In this update, we provide you with a brief summary of two recent developments in relation to sanctions imposed under the General Data Protection Regulation (“GDPR”).
- Firstly, the Berlin Data Protection Authority (“Berlin DPA”) recently announced its willingness to impose multimillion-euro fines for breaches of the GDPR. This shows that also in Germany significant fines can no longer be ruled out. It appears that Berlin DPA is following in the footsteps of the French Data Protection Authority (“CNIL”) and the UK Information Commissioner’s Office (“ICO”) which have both previously imposed fines in the millions.
- Secondly, for the first time a court has awarded immaterial damages compensation for a GDPR breach in Austria.
We take a look at what this means for companies and the developments that have been made since the implementation of the GDPR.
SHOULD GERMANY ANTICIPATE SO-CALLED ‘MEGA-FINES’?
A development that can cause expensive consequences: On 13 August 2019, the Berlin DPA announced that the authority is no longer averse to imposing fines in the double-digit millions for violations of the GDPR. However, the company likely to be affected has not been named. There is also no information available which provisions of the GDPR were infringed. If the Berlin DPA now also imposes fines in the millions, this means a prompt change for Germany, since the last fines to enforce the GDPR in Germany were comparatively low, i.e. listed at a maximum of an average of EUR 29,000 in each case. The Berlin DPA has already begun to raise the rate: it has filed two fines, each in the amount of EUR 200,000, however, the company still has the right to appeal.
According to publicly available information, the Berlin DPA calculated the fine on the basis of the new model for calculating GDPR fines agreed by the Conference of the German “Independent Data Protection Supervisory Authorities of the Federal Government and the States” (Datenschutzkonferenz – “DSK”) on 25 June 2019. The DSK is the joint coordination body of the German data protection authorities. The basis for calculating the new fine model is the aggregate global revenue of the undertaking. On this basis, a so-called “daily rate” is determined. The daily rate will then be multiplied by a factor to be determined depending on the gravity of the infringement and the nature of the offence and its consequences. The result will then be further adjusted on the basis of the rules of Article 83 para. 2 of the GDPR. Finally, the authority assesses whether there are further aggravating or mitigating circumstances which would result in a further adjustment of the fine calculated.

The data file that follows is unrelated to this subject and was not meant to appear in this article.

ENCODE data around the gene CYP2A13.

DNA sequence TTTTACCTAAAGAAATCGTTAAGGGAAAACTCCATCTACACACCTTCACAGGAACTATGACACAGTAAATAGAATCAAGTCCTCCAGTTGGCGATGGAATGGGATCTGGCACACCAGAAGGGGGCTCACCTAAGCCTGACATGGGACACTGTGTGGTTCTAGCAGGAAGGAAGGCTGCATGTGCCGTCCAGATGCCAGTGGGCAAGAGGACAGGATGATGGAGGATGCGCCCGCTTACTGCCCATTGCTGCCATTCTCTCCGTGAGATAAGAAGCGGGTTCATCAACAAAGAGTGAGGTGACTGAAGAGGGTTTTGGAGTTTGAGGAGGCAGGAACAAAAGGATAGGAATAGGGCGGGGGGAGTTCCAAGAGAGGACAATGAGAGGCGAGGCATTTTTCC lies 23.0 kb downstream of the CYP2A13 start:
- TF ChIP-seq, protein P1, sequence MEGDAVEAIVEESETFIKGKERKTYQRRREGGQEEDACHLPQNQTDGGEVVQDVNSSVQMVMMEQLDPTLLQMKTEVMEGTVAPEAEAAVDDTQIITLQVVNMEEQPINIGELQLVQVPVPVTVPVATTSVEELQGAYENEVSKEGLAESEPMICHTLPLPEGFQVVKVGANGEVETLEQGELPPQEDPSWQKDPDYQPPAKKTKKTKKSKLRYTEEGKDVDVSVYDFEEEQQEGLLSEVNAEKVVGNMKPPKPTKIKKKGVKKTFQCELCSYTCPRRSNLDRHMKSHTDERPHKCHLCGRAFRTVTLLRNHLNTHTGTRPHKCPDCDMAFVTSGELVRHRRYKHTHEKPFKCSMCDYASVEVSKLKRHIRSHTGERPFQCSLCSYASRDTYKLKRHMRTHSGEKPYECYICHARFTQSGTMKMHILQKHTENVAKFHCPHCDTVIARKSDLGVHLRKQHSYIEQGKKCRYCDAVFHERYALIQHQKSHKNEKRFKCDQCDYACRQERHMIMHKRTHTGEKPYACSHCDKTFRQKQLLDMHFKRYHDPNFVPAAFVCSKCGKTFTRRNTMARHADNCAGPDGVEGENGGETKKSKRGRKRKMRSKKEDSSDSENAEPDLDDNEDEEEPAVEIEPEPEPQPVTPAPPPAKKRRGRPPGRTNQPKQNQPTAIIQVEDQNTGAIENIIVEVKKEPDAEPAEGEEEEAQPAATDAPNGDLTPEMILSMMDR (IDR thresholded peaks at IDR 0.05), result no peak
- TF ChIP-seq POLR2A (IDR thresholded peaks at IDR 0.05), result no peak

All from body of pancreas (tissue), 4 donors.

At the beginning of 2019, CNIL already laid down a milestone: it imposed a fine of EUR 50 million on Google. A few months later, the ICO followed suit: it announced in a letter of intent that it envisaged imposing fines of over EUR 200 million in one case and EUR 110 million in another.
Dr. Simone Ziegler, data protection specialist in our Frankfurt office, says, “this does not imply that companies should panic, but should simply be well prepared. We expect that data protection authorities across Europe are tightening fines for incompliance with GDPR and that some organisations should therefore carefully consider and review their current approach to GDPR risk.”
GDPR COMPENSATION FOR IMMATERIAL DAMAGES CAUSED BY UNLAWFUL PROCESSING OF DATA IN AUSTRIA
After collecting and storing data about “political affinities” of around 2.2 million Austrians and selling data to parties for election campaigns, the Austrian Post has been sentenced by the Austrian Regional Court Feldkirch for immaterial damages amounting to EUR 800 in one particular case. Although the judgment is not yet final, this could trigger an avalanche of claims with far-reaching consequences for the Austrian Post and it is to be pointed out that due to the high sensitivity of the data (political affinities, marital status etc.) it is the first time that a court has decided to award compensation for immaterial damages.
The Austrian Regional Court Feldkirch stated the following:
“The fact that the defendant has identified and recorded party affinities of the claimant without his consent and information justifies non-material damages. In view of the fact that, on the one hand, the political opinion of a person is particularly sensitive data worthy of protection and, on the other hand, the party affinities of the claimant recorded by the defendant have not been disclosed to third parties, an amount of EUR 800 seems appropriate as compensation for the immaterial inconvenience suffered by the claimant.”
Article 82 of the GDPR indicates that any person who has suffered material or immaterial damage as a result of the infringement of the GDPR, is entitled to receive compensation.
However, not every infringement leads to compensation for immaterial damages. The German Regional Court of Karlsruhe dismissed a claim for damages and stated that the infringement requires a precise violation of the right of personality. This precise violation must imply an “embarrassing exposure” of a person as a result of the illegal exposure of personal data and not be a mere minor damage. German courts have been cautious with awarding compensation for illegal damages since the courts assessed the damages as mere immaterial minor damages. Nevertheless, it is not unlikely that German courts will in future agree with the view of the Feldkirch court and make similar judgments. This is another example of where companies should be cautious.